The Young Panther
Leven en lijden van Jezus de Nazarener
Jesus the Nazarene
Was Jesus Christ a gentle prophet with a message of salvation for all mankind? Not according to Charles Vergeer, philosopher and expert on classical antiquity. In A Nameless Man, Vergeer presents Jesus as a Jewish nationalist zealot who laid claim to David’s kingdom and took up the sword against the Roman occupiers and the high priests who collaborated with them. Only after his abortive attempt to capture Jerusalem and his ignominious death was the way opened for a universal redemptive religion, largely the work of St. Paul.
Vergeer bases his daring interpretation on the Gospel of St. Mark, the oldest account of Jesus’ life. With great acumen he traces the contradictions in that Gospel and shows how Mark twisted historical truth. Behind the popular image of the peaceful and poor country rabbi who was condemned to death by his own people, we discover a rich and powerful man who becomes the leader of a violent Jewish resistance group. In The Young Panther, Vergeer continues his study with a detailed investigation of Jesus’ trial and the political interests involved. The atmosphere of terrorist religious expectations and of zealots at loggerheads with one another is reminiscent of contemporary life in the Middle East.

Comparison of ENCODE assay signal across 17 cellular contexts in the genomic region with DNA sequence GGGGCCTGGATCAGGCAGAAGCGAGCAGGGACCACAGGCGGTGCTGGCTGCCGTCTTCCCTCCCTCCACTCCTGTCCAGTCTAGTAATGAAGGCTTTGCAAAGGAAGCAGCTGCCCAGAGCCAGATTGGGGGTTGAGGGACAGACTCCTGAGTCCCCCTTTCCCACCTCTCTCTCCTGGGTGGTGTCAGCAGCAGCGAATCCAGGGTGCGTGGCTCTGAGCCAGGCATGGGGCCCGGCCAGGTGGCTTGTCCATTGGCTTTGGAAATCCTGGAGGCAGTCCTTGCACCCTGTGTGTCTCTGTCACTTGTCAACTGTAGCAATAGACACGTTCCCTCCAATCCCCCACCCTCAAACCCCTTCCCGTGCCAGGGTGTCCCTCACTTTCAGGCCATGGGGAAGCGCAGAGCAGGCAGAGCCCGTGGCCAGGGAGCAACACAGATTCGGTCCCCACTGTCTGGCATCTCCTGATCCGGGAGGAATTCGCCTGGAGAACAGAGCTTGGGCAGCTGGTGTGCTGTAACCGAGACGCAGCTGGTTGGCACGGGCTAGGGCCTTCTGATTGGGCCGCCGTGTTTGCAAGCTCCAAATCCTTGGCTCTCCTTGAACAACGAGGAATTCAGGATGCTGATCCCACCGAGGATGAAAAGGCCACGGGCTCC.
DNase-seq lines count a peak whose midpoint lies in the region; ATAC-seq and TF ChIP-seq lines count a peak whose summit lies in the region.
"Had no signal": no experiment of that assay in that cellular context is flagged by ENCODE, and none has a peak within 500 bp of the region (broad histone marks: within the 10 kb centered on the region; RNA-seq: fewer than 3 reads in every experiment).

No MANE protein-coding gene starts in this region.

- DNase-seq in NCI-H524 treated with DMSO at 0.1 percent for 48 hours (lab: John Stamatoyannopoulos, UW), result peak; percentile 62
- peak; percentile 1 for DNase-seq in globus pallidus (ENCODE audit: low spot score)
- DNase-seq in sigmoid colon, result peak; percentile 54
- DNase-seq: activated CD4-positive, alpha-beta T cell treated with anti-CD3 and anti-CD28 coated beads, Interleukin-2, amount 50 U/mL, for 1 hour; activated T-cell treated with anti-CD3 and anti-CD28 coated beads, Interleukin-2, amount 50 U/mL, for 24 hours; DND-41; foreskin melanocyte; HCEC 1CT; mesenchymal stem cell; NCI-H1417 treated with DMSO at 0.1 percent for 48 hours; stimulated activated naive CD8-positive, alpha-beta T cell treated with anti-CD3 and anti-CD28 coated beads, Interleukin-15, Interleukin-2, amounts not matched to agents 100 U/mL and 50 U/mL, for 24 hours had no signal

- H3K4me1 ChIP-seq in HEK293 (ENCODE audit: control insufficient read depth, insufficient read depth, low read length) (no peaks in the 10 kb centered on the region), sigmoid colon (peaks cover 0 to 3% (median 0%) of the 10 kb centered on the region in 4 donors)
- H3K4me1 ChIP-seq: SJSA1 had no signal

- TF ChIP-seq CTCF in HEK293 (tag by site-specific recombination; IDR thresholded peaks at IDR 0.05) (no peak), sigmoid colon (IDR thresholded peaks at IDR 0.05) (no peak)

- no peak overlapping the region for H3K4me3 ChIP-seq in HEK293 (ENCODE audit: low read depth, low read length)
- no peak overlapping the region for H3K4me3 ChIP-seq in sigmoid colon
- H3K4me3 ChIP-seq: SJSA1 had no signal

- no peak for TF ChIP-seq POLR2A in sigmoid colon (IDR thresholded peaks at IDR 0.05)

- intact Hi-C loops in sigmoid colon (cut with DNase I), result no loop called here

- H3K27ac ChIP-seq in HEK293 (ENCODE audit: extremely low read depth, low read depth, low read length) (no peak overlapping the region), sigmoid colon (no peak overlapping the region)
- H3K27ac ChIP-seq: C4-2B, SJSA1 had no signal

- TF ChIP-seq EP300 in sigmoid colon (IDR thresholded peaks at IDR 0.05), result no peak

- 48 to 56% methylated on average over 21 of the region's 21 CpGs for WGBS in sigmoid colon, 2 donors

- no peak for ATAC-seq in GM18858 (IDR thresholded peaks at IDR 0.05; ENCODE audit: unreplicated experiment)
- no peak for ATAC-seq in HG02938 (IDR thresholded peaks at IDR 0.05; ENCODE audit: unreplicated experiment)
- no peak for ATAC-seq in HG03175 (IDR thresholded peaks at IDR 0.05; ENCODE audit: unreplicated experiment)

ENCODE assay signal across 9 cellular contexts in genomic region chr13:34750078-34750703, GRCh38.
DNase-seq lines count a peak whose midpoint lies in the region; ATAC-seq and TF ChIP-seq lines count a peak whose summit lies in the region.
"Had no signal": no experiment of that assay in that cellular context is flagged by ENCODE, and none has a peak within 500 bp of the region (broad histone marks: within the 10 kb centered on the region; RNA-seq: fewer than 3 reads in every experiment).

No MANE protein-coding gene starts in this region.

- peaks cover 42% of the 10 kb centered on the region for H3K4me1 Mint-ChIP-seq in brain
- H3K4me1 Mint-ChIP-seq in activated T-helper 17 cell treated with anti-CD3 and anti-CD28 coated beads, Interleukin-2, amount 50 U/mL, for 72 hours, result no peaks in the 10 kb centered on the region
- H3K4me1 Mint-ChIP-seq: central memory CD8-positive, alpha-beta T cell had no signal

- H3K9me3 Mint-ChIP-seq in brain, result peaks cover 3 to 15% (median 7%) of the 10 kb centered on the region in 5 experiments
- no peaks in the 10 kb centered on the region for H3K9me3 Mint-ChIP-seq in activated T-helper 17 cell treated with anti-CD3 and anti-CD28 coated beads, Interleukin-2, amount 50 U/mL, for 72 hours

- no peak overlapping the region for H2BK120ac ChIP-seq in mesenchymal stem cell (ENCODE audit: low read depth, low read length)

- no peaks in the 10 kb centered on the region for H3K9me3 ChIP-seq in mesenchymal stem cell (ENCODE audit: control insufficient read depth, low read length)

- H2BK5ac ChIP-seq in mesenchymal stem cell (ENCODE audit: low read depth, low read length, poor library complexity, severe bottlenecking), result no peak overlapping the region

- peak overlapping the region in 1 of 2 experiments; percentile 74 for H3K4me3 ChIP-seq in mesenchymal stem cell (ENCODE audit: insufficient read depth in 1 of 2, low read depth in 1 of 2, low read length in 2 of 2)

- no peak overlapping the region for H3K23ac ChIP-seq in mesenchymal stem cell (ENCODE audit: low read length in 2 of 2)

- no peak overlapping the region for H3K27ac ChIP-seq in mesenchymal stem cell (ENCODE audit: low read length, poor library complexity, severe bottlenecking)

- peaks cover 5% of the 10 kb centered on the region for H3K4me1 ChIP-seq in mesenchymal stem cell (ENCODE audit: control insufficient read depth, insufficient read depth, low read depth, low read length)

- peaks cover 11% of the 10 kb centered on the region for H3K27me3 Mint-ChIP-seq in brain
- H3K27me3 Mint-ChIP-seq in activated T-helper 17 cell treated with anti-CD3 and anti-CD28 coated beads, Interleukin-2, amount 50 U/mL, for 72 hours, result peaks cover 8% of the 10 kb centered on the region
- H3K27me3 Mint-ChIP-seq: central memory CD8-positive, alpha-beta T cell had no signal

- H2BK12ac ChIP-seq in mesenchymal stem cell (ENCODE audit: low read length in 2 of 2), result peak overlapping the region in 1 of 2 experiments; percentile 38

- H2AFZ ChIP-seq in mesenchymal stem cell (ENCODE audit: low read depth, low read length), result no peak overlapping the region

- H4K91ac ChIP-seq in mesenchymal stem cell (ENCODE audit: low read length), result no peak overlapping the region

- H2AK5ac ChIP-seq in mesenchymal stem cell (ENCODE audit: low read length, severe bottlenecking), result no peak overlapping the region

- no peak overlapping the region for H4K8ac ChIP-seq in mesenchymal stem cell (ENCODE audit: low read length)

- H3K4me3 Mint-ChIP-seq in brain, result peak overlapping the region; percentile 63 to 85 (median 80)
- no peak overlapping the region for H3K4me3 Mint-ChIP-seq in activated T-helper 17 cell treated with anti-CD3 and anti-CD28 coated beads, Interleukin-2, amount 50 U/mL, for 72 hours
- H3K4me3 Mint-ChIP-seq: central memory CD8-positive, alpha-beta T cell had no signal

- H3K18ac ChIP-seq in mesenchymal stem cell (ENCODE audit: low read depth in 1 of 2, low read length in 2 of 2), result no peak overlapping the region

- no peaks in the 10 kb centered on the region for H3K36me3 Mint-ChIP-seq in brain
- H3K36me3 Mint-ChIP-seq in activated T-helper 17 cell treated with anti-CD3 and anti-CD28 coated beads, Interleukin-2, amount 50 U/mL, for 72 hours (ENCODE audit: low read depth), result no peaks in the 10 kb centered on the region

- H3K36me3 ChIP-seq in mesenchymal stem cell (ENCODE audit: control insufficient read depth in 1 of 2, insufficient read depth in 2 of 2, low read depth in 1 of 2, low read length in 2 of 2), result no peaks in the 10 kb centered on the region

A Nameless Man and The Young Panther challenge almost everything Christians consider the revealed truth. Our Father was no prayer for peace but the battle cry of terrorist fanatics. Judas was not a traitor but the leader of Jesus’ shock troops. And Jesus did not face the high priest at his trial dressed in a prophet’s cloak but wore a purple royal mantle, for which the soldiers under the cross avidly threw lots. ‘The Credo would have baffled Jesus and Paul and would have been abominated as Godless by them,’ Vergeer contends.
With his impressive knowledge of political and economic conditions at the beginning of our era and his unflagging attention to what Mark keeps hiding in his text, Vergeer is able to lend great plausibility to his sensational interpretation of the gospel.